Mario Vargas Llosa on Florence’s Mosquitos and Art

Mario Vargas Llosa once traveled to Florence with a plan to forget about his native Peru in “absolute solitude”. The 2010 Nobel Prize winning novelist tells us about this trip in the opening and closing chapters of The Storyteller. Florence’s Renaissance art was supposed to help with the forgetting. The mosquitos didn’t help at all.

The Storyteller is a postmodern novel in which Vargas Llosa is not just the author, but also a character and narrator in those chapters. It turns out that Mario’s time of solitude were mobbed by summer crowds and menaced by mosquitos he remembers attacking the tourists on behalf of displaced Florentine natives.

Even while viewing Florence’s Renaissance art, the mosquitos bite Mario. He can’t forget Peru. The mosquitos won’t allow it. The swarms continue to remind him of Peru and the Peruvian mosquitos that bit him on the arms, legs and neck years earlier when he visited the jungle’s Machiguenga people

While Florence’s art is clearly at play in the opening and closing chapters, specific works receive scant mention. The narrator mentions Botticelli’s Primavera and Paolo Uccello’s Battle of San Romano. That’s it, and he mentions these only to praise a contemporary photograph taken in the Peruvian jungle, a photograph displayed as part of a temporary exhibit in a little gallery near Dante’s house.

In the jungle picture, a storyteller performs among a gathering of Indians. Mario is so captivated by the image that he says the photo is as much a masterpiece as those two paintings hanging in Florence’s famed Uffizi Gallery. The story is, after all, a novel primarily about the immense cultural value of storytelling, and a Jewish man who disappears from modern Lima to live among the indigenous Machiguenga people as their storyteller. And as a postmodern Latin American novelist, author Vargas Llosa means to undermine the old Eurocentric grand narrative.

The Mario in this story rents a room in a pensione and spends his days either in galleries viewing paintings and photographs, or in cafes reading Dante and Machiavelli. He tells us that the stream of tourists inundate the streets like a flooding “Amazonian River.” So, instead of a comfortable and reflective solitude, he experiences a sense of isolation among the crowds, and a sense of loss and sadness in seeing foreign invaders occupy Florence. He says, “…there are virtually no natives left in Firenze.”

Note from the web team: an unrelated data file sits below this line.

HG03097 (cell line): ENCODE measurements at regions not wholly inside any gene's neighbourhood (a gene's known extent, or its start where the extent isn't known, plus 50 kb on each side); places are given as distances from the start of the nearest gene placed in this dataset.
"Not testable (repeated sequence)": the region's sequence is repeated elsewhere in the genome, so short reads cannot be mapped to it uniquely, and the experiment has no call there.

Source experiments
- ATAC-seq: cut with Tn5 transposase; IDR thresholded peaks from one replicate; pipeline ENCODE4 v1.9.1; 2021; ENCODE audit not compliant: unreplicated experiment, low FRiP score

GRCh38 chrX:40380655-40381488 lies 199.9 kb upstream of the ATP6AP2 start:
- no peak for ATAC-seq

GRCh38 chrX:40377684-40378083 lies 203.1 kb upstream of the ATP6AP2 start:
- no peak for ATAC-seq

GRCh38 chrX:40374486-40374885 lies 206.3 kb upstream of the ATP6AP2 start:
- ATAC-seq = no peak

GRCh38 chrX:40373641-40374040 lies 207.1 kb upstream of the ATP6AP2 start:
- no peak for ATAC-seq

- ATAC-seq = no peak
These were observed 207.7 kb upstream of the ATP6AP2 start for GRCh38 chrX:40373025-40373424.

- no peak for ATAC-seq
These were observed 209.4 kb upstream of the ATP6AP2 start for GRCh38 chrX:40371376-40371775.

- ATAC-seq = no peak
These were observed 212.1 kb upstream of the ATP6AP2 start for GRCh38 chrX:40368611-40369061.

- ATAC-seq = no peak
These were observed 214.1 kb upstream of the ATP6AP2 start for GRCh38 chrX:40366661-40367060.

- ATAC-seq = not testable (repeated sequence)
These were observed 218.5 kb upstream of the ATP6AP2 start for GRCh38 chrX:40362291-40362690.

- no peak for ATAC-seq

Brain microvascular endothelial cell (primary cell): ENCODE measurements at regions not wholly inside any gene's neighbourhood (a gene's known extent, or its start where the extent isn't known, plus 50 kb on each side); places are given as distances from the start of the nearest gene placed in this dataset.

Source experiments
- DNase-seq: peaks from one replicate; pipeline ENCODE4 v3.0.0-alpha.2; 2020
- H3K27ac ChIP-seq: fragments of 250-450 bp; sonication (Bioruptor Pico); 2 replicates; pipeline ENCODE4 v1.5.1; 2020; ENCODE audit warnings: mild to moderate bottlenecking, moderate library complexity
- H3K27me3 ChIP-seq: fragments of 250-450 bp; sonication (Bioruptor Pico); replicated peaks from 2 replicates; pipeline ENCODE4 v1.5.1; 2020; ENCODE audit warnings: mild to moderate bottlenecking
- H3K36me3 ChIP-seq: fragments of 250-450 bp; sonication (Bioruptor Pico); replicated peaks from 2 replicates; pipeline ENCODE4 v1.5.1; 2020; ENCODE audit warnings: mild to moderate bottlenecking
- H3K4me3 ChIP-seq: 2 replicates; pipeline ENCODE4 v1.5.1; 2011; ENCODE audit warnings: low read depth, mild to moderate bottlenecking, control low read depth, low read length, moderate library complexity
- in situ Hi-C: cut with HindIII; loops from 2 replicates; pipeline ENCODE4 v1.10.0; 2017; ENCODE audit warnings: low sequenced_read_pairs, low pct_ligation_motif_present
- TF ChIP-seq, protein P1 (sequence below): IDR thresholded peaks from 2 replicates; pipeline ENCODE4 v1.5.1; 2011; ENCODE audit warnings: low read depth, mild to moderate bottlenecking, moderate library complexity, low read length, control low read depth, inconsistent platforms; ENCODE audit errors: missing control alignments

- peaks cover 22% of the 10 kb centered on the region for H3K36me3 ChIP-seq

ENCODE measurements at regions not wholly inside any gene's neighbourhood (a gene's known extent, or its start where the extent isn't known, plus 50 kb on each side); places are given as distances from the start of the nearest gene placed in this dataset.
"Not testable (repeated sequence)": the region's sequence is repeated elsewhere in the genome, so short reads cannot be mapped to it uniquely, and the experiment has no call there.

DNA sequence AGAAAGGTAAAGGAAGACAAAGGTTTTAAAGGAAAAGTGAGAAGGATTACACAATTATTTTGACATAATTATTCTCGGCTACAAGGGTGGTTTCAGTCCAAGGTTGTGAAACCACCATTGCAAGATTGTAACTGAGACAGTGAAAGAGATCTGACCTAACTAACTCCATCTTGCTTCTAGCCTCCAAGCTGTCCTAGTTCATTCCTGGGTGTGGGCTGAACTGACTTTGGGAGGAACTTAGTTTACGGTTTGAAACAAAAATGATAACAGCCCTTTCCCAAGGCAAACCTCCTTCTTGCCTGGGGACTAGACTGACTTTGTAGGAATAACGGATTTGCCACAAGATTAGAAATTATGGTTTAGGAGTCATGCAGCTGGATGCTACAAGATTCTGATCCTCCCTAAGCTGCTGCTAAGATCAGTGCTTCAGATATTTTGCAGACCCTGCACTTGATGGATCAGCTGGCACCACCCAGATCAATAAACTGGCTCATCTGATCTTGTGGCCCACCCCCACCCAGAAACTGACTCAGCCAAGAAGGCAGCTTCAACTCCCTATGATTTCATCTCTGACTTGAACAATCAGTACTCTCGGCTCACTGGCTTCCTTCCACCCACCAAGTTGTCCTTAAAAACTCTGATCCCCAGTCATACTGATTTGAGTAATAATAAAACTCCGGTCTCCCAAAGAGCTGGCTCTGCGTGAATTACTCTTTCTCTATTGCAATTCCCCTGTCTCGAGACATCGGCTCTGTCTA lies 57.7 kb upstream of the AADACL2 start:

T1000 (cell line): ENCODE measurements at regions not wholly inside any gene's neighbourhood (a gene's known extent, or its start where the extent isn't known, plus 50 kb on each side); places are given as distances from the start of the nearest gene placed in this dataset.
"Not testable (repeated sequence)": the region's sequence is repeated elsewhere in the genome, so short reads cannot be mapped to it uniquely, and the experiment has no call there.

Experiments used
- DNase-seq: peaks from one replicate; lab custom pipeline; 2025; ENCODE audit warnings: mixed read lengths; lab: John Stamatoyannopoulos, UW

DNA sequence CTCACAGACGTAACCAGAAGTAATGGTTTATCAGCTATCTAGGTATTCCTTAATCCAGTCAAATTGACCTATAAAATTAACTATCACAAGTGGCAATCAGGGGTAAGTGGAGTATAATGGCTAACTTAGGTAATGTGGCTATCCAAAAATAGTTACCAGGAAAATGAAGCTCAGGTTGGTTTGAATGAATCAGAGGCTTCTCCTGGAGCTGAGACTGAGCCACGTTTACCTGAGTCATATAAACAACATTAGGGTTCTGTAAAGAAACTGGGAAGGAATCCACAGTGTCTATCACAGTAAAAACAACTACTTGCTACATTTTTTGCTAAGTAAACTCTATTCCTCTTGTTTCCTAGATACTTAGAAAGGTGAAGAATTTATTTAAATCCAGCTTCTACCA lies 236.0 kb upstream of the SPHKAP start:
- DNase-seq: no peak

That part is an exaggeration, although it is true that some of the city’s streets become choked with foreign tourists in the summer. It’s true that many Florentines schedule long vacations from the city in the peak tourist season. Vargas Llosa is too good of a storyteller to let the facts spoil his story.

With his exaggerated crowds and mosquitos, Vargas Llosa raises those big questions of cultural hegemony and threatened native populations, and applies those questions to both the Machiguenga and the Florentines. While the Machiguenga are displaced by the corporate exploitation of their jungle homeland, Florentines see their lives altered by the tourists and the travel industry. And so, he asks, “Are the mosquitos the zanzare of the Firenze totem animals, the guardian angels of Leonardos, Cellinis, Botticellis, Filippo Lipis, Fra Angelicos?” He wants to know if the mosquitos are that, “or are they the weapon that the absent Florentines try to put their detested invaders to flight?”
–rs

Next time: What Vargas Llosa lifts from Florentine literary traditions.

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